Thursday, February 23, 2017

Spotlight: Leonard Cohen (1934-2016)


New Yorker:
At a certain point, if you still have your marbles and are not faced with serious financial challenges, you have a chance to put your house in order. It’s a cliché, but it’s underestimated as an analgesic on all levels. Putting your house in order, if you can do it, is one of the most comforting activities, and the benefits of it are incalculable.




Paste:
Cohen first released what is perhaps his most well-loved song, “Hallelujah,” on his seventh studio album, 1984’s Various Positions. The song has since been performed by nearly 200 different artists in numerous languages, a testament to the incredibly long shadow Cohen has cast over the world of music. Cohen’s star only continued to rise throughout the 1990s, his music reaching a larger and younger audience even as it gravitated towards darkness and social conflict. He was ordained as a Zen Buddhist monk in 1996, taking the Dharma name Jikan, or “Silence.” After five years of seclusion, he returned to writing, recording and touring, releasing two albums in the 2000s and embarking on a 2008-2010 world tour. Cohen’s masterful songwriting continued even into his 14th album, the recently released and unsurprisingly excellent You Want It Darker.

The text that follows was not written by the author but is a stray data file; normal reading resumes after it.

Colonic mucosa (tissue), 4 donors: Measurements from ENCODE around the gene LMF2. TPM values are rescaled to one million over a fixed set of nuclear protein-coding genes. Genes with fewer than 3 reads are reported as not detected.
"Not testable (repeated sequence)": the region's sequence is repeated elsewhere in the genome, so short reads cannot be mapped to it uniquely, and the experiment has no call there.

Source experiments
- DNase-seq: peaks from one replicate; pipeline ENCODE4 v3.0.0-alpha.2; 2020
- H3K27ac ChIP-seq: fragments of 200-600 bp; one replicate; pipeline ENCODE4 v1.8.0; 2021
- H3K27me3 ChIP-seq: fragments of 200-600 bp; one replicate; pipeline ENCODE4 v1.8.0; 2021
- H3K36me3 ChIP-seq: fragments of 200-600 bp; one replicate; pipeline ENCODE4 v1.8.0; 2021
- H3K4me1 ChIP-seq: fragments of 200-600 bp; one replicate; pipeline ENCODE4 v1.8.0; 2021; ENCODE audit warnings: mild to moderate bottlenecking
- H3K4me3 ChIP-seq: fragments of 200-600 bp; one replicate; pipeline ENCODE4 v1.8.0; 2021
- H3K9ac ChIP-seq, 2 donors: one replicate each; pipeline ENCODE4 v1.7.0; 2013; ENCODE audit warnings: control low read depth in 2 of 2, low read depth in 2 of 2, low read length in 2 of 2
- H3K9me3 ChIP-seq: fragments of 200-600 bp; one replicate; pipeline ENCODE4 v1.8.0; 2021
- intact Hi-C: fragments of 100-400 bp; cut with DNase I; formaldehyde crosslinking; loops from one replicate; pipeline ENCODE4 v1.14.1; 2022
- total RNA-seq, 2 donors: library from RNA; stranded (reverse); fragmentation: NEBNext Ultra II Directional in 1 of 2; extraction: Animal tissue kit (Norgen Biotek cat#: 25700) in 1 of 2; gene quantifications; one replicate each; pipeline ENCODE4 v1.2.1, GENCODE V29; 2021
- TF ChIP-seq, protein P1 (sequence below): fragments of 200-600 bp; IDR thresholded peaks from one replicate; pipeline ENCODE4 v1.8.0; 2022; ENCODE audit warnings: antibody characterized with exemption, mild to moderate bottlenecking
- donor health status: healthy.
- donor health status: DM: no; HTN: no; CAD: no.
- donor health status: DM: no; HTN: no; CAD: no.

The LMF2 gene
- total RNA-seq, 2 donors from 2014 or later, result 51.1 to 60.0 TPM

“If I knew where the good songs came from, I’d go there more often,” Cohen once said. We have no doubt he is there now.

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